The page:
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IWCE 2010: Wireless Video Surveillance 101
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IWCE 2010: Wireless Video Surveillance 101


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Presentation from IWCE 2010 "Wireless Surveillance 101" workshop, focused on high-bandwidth wireless infrastructure for fixed and mobile real-time video surveillance. Read notes on the workshop here: …

Presentation from IWCE 2010 "Wireless Surveillance 101" workshop, focused on high-bandwidth wireless infrastructure for fixed and mobile real-time video surveillance. Read notes on the workshop here:

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  • 1. Wireless Infrastructure for Security & Surveillance Ksenia Coffman, Firetide IWCE 2010: Wireless Surveillance 101 March 9, 2010 1
  • 2. Agenda Why wireless? Wireless options Considerations for wireless video systems Case studies Municipal public safety; Industrial operations; Transportation security Planning a successful wireless system 2
  • 3. Why Wireless? Cost savings Deploy virtually anywhere Mobility and flexibility Extend or back-up wired infrastructure 3
  • 4. Who Needs Wireless Surveillance? Public Safety Education Industrial Transportation Government Utilities Telecom 4
  • 5. Wireless Challenges Availability of channels & spectrum RF interference Dynamic RF & physical environment “Trust but verify” attitude required 5
  • 6. Wireless Options 6
  • 7. Wireless Frequency Bands Licensed? Line of site Advantage Disadvantage 900 MHz Unlicensed Not required Improved street-level Lower throughput penetration for video compared to other bands 2.4 GHz Unlicensed Required Better penetration Interference from compared to 5 GHz consumer devices 4.9 GH Licensed Required Reserved for public Requires frequency safety; less coordination with interference other agencies 5 GHz Unlicensed Required Better range and less Lower penetration interference than 2.4 GHz compared to 2.4 GHz 7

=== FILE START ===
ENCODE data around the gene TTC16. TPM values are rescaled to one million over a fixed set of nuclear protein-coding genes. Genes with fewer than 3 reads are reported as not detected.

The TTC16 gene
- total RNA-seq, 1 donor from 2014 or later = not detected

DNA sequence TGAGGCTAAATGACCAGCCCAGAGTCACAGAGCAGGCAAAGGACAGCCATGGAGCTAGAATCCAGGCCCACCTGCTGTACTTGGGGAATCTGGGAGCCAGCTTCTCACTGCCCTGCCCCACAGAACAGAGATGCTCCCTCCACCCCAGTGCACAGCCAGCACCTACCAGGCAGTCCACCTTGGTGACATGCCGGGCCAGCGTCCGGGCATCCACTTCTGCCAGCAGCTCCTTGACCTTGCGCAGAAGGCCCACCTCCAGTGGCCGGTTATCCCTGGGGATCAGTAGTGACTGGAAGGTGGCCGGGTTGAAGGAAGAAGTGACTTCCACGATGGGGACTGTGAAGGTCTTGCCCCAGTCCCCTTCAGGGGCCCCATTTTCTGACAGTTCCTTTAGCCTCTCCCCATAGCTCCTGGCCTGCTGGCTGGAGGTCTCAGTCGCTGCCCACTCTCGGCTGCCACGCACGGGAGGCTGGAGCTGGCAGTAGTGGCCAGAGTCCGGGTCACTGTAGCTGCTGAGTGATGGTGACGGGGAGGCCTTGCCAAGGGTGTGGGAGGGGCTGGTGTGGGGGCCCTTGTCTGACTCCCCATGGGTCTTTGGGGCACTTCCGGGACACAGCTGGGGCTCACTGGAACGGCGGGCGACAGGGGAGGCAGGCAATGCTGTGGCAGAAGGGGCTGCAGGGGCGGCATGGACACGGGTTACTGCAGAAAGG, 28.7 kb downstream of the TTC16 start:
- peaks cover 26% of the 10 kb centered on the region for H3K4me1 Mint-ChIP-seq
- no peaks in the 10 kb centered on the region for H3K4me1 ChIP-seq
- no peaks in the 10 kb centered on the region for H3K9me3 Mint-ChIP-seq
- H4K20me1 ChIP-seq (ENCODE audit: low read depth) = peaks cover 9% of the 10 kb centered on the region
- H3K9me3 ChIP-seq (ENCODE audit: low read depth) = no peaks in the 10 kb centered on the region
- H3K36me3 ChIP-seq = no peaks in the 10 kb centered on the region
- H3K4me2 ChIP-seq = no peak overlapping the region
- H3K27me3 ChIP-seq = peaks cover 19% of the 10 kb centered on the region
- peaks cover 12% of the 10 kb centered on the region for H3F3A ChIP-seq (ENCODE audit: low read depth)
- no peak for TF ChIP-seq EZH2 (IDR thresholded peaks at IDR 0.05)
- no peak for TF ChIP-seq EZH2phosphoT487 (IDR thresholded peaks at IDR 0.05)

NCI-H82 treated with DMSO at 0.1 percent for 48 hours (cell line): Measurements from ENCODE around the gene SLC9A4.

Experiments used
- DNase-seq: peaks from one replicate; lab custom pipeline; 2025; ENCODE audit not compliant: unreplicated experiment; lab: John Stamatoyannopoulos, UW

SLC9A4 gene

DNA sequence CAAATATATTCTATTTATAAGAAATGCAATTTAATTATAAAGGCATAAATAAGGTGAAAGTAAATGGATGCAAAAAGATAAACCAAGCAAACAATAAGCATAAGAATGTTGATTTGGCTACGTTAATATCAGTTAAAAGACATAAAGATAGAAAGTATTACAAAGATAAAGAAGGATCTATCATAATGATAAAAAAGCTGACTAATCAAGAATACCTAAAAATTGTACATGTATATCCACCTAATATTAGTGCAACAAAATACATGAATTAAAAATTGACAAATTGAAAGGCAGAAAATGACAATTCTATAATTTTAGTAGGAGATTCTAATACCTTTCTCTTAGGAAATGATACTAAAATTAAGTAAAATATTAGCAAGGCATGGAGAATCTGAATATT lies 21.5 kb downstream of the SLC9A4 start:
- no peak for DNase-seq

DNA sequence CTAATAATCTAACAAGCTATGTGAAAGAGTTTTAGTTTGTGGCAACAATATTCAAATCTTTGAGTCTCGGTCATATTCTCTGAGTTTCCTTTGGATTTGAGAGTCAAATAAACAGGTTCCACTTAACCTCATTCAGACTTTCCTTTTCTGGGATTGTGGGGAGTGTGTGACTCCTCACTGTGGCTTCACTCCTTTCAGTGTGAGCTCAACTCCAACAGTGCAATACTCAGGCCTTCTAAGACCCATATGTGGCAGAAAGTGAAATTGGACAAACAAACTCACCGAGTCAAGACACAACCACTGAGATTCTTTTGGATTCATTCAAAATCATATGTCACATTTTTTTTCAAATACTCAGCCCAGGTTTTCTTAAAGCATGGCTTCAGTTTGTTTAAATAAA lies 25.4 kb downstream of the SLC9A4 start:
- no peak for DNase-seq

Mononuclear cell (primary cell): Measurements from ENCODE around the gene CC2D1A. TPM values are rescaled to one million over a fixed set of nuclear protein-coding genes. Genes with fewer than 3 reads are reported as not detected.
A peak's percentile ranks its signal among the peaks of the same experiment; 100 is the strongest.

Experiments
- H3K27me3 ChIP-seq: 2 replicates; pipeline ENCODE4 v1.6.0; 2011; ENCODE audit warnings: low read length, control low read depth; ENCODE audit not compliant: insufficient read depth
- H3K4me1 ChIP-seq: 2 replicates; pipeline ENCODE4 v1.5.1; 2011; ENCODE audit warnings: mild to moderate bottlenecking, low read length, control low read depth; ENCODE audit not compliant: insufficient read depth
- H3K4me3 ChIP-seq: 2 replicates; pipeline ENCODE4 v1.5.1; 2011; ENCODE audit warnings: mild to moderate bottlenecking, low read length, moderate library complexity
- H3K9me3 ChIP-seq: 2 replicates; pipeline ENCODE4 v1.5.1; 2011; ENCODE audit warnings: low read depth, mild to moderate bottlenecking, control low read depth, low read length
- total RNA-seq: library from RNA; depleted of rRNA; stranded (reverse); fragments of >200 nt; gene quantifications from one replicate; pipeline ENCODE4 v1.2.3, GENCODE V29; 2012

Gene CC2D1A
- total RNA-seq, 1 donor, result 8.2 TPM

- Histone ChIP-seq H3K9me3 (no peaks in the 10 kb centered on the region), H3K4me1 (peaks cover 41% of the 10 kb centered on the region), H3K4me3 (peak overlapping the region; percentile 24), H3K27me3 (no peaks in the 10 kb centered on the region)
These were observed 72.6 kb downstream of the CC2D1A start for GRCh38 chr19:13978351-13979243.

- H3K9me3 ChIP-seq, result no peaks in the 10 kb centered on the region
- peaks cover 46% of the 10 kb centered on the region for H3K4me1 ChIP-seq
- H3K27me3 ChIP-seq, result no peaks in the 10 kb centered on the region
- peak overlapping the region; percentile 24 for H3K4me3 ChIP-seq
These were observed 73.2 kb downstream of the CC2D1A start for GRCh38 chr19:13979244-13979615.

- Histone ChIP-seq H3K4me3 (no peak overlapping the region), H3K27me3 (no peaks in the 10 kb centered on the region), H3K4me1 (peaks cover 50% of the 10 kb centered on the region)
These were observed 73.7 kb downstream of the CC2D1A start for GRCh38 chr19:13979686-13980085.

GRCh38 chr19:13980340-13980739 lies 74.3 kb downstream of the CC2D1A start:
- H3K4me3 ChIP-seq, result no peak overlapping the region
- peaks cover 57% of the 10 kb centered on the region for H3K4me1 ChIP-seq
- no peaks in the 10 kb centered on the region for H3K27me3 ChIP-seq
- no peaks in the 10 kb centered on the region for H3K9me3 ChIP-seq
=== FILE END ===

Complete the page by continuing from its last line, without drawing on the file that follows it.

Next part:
• 8. Point to Point Pros Dedicated connection Highest bandwidth for backhaul Cons Does not scale; no flexibility Single point of failure 8
  • 9. Point to Multi-Point Pros Simplicity of design Cost effective when tall assets are available Cons Limited scalability: bandwidth divided by # of subscribers LOS required to each subscriber unit Base station creates a single point of failure 9
  • 10. Multi-Point to Multi-Point (Mesh) Pros Reach & scalability with multi-hop connections Flexibility – can be deployed a PtP, PtMP or mesh Cons Variable performance from different vendors More complex design vs PtP or PtMP 10
  • 11. What About Throughput? Point to point Up to 1 Gig+ Point to multi-point 20-30 Mbps total capacity typical (divided by # of subscribers) Wireless mesh Can deliver up to 250-300 Mbps in PtP mode or 100-150 Mbps sustained over multiple hops Varies greatly by vendor: from 10-15 Mbps to 100-150 Mbps per radio Numbers listed are usable throughput, not theoretical data rate 11
  • 12. Deployment Scenario: Mesh & PtP 12
  • 13. Deployment Scenario: PtMP 13
  • 14. Deployment Scenario: Linear Mesh District 5 District 4 District 3 District1 District 2 14
  • 15. Not All ‘Wireless Mesh’ Created Equal 15
  • 16. Imagine a Traditional Wired Switch Most efficient mesh utilizes L2 distributed wireless switch architecture (Wired Ethernet infrastructure) 16
  • 17. Now, Give Each Port Wireless Capability (Wired Ethernet infrastructure) 17
  • 18. Separate the Ports… Bingo, a Virtual Ethernet Switch! (Wired Ethernet infrastructure) 18
  • 19. Key Requirements for Video High throughput Low latency < 1.5 ms per hop Low packet jitter (variation in latency) Support for multicast traffic End-to-end QoS & traffic prioritization Specialized infrastructure required APs not suitable for professional video surveillance 19
  • 20. Wi-Fi Access Can Be Useful Live video in Wi-Fi ‘hot spots’ Laptops, PDAs Local and remote viewing Wi-Fi enabled Radio, AP & Camera patrol car 20
  • 21. Mistakes You Can Make 21
  • 22. ERROR: undefined OFFENDING COMMAND: ‘~ STACK: